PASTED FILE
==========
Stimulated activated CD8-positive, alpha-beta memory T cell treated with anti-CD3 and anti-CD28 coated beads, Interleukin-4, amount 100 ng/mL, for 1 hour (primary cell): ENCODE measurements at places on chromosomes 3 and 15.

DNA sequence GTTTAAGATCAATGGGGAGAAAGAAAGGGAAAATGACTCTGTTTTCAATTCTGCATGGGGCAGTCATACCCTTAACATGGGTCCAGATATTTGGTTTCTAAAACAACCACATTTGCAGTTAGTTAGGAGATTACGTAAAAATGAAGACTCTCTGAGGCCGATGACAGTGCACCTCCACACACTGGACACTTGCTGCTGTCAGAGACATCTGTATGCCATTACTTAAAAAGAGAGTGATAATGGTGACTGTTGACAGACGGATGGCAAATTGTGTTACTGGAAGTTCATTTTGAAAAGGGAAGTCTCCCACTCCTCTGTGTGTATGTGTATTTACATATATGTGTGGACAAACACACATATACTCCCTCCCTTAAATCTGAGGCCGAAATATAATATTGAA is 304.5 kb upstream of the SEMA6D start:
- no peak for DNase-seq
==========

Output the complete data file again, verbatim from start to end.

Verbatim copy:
Stimulated activated CD8-positive, alpha-beta memory T cell treated with anti-CD3 and anti-CD28 coated beads, Interleukin-4, amount 100 ng/mL, for 1 hour (primary cell): ENCODE measurements at places on chromosomes 3 and 15.

DNA sequence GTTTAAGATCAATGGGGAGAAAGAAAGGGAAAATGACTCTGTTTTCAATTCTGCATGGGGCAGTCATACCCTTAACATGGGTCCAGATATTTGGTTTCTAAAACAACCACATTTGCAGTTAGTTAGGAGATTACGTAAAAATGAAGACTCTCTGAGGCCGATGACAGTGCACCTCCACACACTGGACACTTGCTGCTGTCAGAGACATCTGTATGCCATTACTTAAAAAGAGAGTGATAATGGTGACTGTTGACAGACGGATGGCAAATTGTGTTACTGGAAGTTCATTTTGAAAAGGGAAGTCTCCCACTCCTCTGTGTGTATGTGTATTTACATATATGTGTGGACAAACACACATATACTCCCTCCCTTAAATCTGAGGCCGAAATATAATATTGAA is 304.5 kb upstream of the SEMA6D start:
- no peak for DNase-seq